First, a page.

- Cisco Talos has observed a new malware campaign operated by the Kimsuky APT group since June 2021.
- Kimsuky, also known as Thallium and Black Banshee, is a North Korean state-sponsored advanced persistent threat (APT) group active since 2012.
- This campaign utilizes malicious blogs hosted on Blogspot to deliver three types of preliminary malicious content: beacons, file exfiltrators and implant deployment scripts.
- The implant deployment scripts, in turn, can infect the endpoint with additional implants such as system information-stealers, keyloggers and credential stealers.
- These implants are derivatives of the Gold Dragon/Brave Prince family of malware operated by Kimsuky since at least 2017 — now forked into three separate modules.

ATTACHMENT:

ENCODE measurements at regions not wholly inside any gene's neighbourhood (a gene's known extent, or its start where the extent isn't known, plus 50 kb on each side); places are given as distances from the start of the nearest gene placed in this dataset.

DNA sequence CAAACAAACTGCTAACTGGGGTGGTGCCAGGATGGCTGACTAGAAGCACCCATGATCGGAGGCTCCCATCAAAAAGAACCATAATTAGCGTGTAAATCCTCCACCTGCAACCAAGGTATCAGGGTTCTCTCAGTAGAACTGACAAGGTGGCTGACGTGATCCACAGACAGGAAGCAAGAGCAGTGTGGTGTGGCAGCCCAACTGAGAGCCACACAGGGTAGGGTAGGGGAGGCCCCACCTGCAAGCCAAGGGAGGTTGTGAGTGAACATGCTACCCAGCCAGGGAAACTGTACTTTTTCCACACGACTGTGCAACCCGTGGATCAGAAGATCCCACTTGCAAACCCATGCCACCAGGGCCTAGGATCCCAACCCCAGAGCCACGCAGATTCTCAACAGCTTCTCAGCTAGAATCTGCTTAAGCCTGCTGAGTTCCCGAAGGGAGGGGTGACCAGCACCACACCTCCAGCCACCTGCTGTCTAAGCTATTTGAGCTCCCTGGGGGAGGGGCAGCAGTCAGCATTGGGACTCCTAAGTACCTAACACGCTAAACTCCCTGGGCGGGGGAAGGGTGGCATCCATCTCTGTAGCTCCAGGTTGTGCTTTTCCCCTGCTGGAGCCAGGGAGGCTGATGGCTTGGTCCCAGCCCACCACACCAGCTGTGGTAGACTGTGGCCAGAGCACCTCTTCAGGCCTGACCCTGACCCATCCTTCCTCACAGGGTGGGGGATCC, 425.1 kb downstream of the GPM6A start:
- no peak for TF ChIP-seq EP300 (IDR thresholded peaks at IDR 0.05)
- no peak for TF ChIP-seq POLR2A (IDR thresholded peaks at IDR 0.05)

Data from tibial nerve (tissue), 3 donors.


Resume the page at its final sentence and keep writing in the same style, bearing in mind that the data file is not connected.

- This campaign targets South Korea-based think tanks whose research focuses on political, diplomatic and military topics pertaining to North Korea, China, Russia and the U.S.
Cisco Talos recently discovered a campaign operated by the North Korean Kimsuky APT group delivering malware to high-value South Korean targets — namely geopolitical and aerospace research agencies. This campaign has been active since at least June 2021 deploying a constantly evolving set of implants derived from the Gold Dragon/Brave Prince family of implants.
The attackers used Blogspot in this campaign to host their malicious artifacts. Talos coordinated with Google to alert them of these blog posts. Google removed these posts and related IOCs prior to publication of this blog post. We also shared this information with appropriate national security partners as well as our our industry partners, including the Cyber Threat Alliance (CTA).